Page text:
Paul Hogarth paints Lawrence Durrell country…
Paul Hogarth’s 1988 book of paintings and observations on the works and landscapes of Lawrence Durrell is for me, amongst some of his finest work. As a fan of both Hogarth and Durrell this is a dream combination and one which Hogarth himself was especially fond.
Following on from his successful study of Graham Greene’s landscape in Graham Greene Country Hogarth stuck with the formula of narrative by both himself and the author along with diary notes and introductions to the books and characters.
Hogarth loved the Mediterranean and it is clear it was a project he relished the chance of doing. Durrell’s settings for his novels were the stuff of whitewashed walls and deep blue waters, achingly evocative of a lost era, a landscape steeped in Durrell’s sense of romance and history. Where Durrell captures the imagination with his poetic prose then surely Hogarth achieves the same in his watercolours. Sparse trees set upon rocky hill tops, monuments from past civilisations casting shadows across the sun-bleached ground, Hogarth’s famous solitary figures giving a sense of the present to its glorious past.
The Mosque of Murad Reis…’It was now, I remember, that we stumbled upon the little garden which encircles the Mosque of Murad Reis-a garden at whose heart I was to later find the Villa Cleobus; and here we sat for a while perched upon Turkish tombstones, smoking and enjoying the darkness which had now (spring was advanced) an almost touchable smoothness, the silkiness of old velours’
I love this painting of the mosque with its unashamedly obtrusive leaning palm which Hogarth chooses not to omit, the woman working in the foreground, her head and body covered from the harsh sun, the three stray cats lingering. The shading of the buildings, it captures the heat, stillness and history of the region.
Hogarth worked on the project during 1987, the list of destinations reads like an ancient travel guide; the Nile delta and dessert featured in The Alexandria Quartet, the Roman and medieval settings of The Avignon Quintet, the Acropolis and Golden Horn from The Revolt of Aphrodite, Switzerland, Yugoslavia, the list goes on.
By the time of the book Durrell’s health was beginning to wain, he smoked heavily for years and was by then being treated for emphysema but his enthusiasm for the project remained undiminished. They enjoyed one another’s company and Hogarth was introduced to Durrell’s brother Gerald in Provence. In his autobiography Drawing on Life the artist describes how he stayed at ‘the agreeable Hotel d’ Europe’ whilst he went in search of landscapes depicting scenes from The Avignon Quintet. I must confess to a degree of envy for such a life lived by both men but more especially Hogarth who combined his love of literature with his passion and talent for painting.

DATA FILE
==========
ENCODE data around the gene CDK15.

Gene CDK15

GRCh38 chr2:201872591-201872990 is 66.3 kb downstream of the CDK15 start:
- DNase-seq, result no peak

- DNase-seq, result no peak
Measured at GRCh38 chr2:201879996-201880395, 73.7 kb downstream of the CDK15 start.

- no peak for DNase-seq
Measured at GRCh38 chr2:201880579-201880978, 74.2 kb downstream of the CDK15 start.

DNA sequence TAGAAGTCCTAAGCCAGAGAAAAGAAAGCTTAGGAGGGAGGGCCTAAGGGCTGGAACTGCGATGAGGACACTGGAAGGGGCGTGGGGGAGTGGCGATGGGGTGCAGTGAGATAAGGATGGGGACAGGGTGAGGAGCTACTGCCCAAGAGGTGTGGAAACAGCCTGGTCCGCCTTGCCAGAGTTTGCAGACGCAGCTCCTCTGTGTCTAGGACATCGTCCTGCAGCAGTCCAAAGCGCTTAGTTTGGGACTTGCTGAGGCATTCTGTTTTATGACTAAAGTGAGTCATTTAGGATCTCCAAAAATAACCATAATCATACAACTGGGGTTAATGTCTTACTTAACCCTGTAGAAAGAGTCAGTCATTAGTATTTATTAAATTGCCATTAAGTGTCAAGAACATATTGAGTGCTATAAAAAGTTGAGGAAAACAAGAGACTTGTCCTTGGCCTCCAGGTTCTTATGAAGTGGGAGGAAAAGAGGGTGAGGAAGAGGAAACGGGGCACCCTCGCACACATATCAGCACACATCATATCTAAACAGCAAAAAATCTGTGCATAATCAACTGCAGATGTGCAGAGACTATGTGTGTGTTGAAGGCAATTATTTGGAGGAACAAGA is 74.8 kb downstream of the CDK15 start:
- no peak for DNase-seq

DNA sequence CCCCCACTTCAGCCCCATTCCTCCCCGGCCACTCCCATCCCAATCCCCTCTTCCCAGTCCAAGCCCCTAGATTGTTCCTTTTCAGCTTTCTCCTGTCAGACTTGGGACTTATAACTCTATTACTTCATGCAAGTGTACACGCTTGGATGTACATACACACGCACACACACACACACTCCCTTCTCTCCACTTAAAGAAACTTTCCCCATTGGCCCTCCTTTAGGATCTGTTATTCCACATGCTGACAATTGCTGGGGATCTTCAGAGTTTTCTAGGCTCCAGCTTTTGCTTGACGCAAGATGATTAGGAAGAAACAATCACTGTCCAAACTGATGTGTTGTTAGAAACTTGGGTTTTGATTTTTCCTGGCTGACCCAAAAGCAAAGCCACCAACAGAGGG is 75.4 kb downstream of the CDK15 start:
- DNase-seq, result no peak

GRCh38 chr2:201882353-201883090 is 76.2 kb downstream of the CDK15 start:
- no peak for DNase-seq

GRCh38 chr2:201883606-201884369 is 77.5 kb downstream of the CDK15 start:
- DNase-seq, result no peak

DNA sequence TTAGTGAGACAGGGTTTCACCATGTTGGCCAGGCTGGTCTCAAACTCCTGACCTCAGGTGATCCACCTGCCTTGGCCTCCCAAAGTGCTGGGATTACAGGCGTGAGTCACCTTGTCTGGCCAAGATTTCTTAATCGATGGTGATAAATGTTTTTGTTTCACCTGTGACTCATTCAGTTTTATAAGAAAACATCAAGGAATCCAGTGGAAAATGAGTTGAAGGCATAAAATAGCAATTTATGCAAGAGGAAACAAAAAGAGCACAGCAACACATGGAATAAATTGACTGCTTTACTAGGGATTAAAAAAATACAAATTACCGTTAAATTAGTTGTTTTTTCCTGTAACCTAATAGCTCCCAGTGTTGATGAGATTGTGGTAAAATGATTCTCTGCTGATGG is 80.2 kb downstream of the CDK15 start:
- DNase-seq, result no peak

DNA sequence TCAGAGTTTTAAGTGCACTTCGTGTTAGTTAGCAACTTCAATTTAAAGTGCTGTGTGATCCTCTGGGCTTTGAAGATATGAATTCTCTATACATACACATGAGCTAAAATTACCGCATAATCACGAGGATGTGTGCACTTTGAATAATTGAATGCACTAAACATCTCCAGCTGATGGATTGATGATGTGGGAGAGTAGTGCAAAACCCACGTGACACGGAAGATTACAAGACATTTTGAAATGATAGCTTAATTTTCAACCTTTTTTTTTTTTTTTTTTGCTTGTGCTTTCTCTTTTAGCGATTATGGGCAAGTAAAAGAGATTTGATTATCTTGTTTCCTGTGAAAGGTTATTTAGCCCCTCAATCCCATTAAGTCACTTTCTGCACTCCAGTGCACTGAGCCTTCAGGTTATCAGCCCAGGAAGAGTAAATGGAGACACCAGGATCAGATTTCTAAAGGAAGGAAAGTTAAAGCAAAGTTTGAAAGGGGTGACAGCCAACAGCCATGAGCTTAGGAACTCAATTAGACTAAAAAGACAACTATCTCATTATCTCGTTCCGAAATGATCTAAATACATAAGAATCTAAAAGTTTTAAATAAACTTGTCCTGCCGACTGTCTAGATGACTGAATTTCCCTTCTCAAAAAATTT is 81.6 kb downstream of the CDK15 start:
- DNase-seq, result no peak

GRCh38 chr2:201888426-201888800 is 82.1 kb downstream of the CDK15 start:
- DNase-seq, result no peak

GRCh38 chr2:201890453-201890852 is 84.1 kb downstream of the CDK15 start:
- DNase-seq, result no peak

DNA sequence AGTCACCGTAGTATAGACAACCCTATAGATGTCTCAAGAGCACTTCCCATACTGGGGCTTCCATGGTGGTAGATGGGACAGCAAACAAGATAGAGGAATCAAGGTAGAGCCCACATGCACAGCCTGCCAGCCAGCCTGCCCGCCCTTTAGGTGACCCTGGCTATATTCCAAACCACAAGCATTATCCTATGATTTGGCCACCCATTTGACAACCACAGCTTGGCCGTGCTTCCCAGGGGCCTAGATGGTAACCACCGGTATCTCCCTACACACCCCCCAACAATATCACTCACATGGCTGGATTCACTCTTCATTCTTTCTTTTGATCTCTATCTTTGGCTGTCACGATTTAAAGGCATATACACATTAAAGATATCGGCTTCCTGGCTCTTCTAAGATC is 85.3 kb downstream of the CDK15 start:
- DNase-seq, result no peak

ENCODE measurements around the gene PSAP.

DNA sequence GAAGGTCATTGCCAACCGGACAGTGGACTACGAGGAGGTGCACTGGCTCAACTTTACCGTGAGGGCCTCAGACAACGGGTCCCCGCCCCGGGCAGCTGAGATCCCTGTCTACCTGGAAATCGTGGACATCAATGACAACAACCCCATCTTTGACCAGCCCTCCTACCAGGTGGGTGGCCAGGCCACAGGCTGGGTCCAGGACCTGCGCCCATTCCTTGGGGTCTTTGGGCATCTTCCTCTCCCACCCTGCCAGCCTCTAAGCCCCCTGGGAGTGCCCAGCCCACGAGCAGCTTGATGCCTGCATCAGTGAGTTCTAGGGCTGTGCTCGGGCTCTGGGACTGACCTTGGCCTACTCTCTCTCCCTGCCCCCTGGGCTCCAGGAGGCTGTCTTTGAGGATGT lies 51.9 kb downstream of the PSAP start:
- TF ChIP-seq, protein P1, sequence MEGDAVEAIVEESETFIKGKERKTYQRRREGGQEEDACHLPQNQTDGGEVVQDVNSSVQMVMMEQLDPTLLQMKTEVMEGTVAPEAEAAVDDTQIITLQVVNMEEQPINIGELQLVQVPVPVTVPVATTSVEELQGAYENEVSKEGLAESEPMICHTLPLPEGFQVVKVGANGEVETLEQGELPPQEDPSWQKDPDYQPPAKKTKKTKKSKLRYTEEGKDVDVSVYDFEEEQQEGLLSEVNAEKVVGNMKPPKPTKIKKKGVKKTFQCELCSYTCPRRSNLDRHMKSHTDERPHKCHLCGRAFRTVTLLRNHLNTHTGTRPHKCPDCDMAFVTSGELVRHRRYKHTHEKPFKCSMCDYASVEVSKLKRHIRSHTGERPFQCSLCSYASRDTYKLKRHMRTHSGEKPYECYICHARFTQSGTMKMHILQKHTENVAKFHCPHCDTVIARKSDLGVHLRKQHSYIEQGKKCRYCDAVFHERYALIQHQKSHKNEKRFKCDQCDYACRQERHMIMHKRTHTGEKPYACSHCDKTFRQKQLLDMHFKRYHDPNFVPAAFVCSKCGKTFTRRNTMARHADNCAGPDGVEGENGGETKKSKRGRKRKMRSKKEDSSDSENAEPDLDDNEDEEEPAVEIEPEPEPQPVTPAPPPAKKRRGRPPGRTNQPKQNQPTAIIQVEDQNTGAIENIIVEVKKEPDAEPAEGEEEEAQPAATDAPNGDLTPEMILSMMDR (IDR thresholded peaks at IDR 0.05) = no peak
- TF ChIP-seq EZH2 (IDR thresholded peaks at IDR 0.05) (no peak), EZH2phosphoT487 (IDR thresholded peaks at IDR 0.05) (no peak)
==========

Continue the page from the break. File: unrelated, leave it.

Time, of course, changes most things in life and, as in Graham Greene Country both artist and author were dismayed at how many places had fundamentally changed by the late 80s. Hogarth wrote: “I had hoped to find a wealth of material for The Alexandria Quartet in Lower Egypt, especially in Alexandria but Nasser’s revolution of 1956 put paid to that. The Hotel Cecil remained largely itself but the Alexandria of the Quartet had long since disappeared”
By the time of Durrell’s death in 1990 they had become good friends, often drinking and dining together in Sommières, their collaboration proved successful and had driven Hogarth hard to find and capture places which bore a close resemblance to Durrell’s own vision. Durrell himself wrote a lengthy introduction and pronounced the book ‘a wonderful intellectual adventure’.
The book is a joy in its own right, if you enjoy the writing of Lawrence Durrell then it is a must. Hogarth’s work deserves to be remembered, he, like Durrell lead an enviable life and that shines through in every painting on every page.
You can find more information and a bibliography of Paul Hogarth by clicking here